Saturday, August 23, 2014
Great Banana Split Festival & Bank Robbery Anniversary!
Dang! Looks like my “Good Morning America” segment promoting my book got bumped.
And why not? Who wouldn’t rather see home videos of George Stephanopoulus’s tweener daughters riding in the back of a limo and giggling about attending the VMA’s?
Still, I was disappointed.
The segment was filmed Sunday afternoon and the producers said GMA was going to air it this morning.
My quote: “Thank you, Elizabeth. Great to be here! Yes, my book is ‘Use All The Crayons!’ It’s available for $15.95 at amazon.com, Barnes & Noble and other fine outlets that care about bringing joy to all our lives and increasing the solvency of just mine.”
Perhaps the problem was I was about 400 miles from Robin, no one could see me, and my nifty little sales pitch was drowned out by nearly 1,000 other promoters who were waving fruit and shouting America needed to “Go Bananas!”
Yes, should it ever air, that will be the Rodell family in the very lower righthand corner of your screen helping set the Guinness World Record for most people simultaneously peeling bananas.
And Mom used to wonder if I’d ever amount to anything.
It was the finale to Latrobe’s first Great American Banana Split Festival, a three-day extravaganza celebrating the official recognition that our old Tassel’s Pharmacy was in 1904 the site of the creation of the world’s first banana split by then 23-year-old pharmacist David Strickler.
Highlights included a banana split-themed sock hop, a banana split-themed street festival, a banana split-themed song contest and a bank robbery.
Can you believe it?
I mean the bank robbery not being banana split themed.
Yes, as many of our police on Friday at 11 a.m. were attending to the downtown ceremony where the historical marker was being unveiled, a crafty robber seized on the inconvenient logistics and held up the Citizen’s Bank one mile away before racing away to, I’m guessing, the Great American Crystal Meth Festival.
Oh, how I wish I could report the culprit was apprehended after slipping on a bank parking lot banana peel.
He and his driver got away with an undetermined amount of cash, which is now, like the suspects themselves, covered in gaudy red security ink. Reports say the radio transmitter-controlled dye packs exploded.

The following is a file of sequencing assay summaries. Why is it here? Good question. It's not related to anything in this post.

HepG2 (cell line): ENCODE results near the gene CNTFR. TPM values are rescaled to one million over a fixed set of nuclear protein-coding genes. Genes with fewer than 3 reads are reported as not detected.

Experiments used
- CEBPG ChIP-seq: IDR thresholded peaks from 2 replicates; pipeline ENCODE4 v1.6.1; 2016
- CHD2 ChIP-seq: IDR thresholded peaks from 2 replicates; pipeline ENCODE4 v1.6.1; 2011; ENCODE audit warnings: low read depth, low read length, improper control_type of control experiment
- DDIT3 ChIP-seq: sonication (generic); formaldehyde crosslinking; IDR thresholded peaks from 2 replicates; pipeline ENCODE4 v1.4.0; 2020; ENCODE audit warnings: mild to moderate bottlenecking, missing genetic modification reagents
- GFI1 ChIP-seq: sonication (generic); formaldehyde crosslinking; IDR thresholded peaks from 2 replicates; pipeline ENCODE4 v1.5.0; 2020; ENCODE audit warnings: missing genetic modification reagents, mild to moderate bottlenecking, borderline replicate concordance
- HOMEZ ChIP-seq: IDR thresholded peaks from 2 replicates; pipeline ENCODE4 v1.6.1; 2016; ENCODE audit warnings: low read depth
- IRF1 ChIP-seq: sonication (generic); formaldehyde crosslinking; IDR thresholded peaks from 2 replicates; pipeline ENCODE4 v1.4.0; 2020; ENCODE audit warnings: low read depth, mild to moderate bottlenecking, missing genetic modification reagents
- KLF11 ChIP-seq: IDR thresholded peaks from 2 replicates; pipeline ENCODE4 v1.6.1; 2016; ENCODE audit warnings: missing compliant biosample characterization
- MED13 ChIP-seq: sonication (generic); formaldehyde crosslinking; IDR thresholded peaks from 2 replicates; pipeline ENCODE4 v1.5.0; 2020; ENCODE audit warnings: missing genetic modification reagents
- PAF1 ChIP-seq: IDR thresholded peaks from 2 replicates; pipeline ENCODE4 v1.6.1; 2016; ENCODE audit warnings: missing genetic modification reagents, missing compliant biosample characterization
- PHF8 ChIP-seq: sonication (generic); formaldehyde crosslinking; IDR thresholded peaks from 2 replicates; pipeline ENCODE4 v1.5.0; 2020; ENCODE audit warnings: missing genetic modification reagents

The same thing happened to Gale and Evelle Snoats in “Raising Arizona.”
I can’t believe any would-be bank robbers haven’t seen it. It’s a great movie. Very funny and parts of it are like vo-tech school for stupid crooks.
These exploding dye packs are very sound deterrents to criminal activity. They either stain or destroy the money, burn the robber with heat and tear gas elements and leave the getaway vehicles and the robbers themselves covered in indelible Disperse Red No. 9 ink.
Too bad they don’t have an equivalent deterrent to the Wall Street bankers who use clever accounting tricks to rip off banks and taxpayers of untold millions.
Oh, wait. They do. It’s . . . none!
With reward money on the line, I’m on the lookout and am beginning to frustrate police with numerous citizen’s arrests. Note: for a person to be considered a suspect, more skin than just his or her neck has to be red.
It has me wondering if anyone will take extra precautions next August when Latrobe intends to again celebrate its role in the creation of America’s heirloom dessert.
For ceremonial purposes, I’d at least like to see if sponsor Dole Fruits will pay to fill the packs with Disperse Yellow No. 9 ink.
Either way, I’m glad no one was hurt. I was in that very bank the previous week at the very time of the robbery
That’s my mother’s bank and I use that branch when I need to administer to her meager funds. Talk about your deterrents to crime.
So, naturally, I spent a good deal of the weekend wondering how I’d have reacted had the crime happened before my eyes.
Would I have tried to be the hero? Not a chance.
I would have run.
After all, turning yellow and splitting was for at least this weekend in Latrobe the civic thing to do.
Related . . .
The King of the Bank Robbers . . . This was the 2005 story about America’s most prolific bank robber, Carl Gugasian. True crime fans will enjoy this one.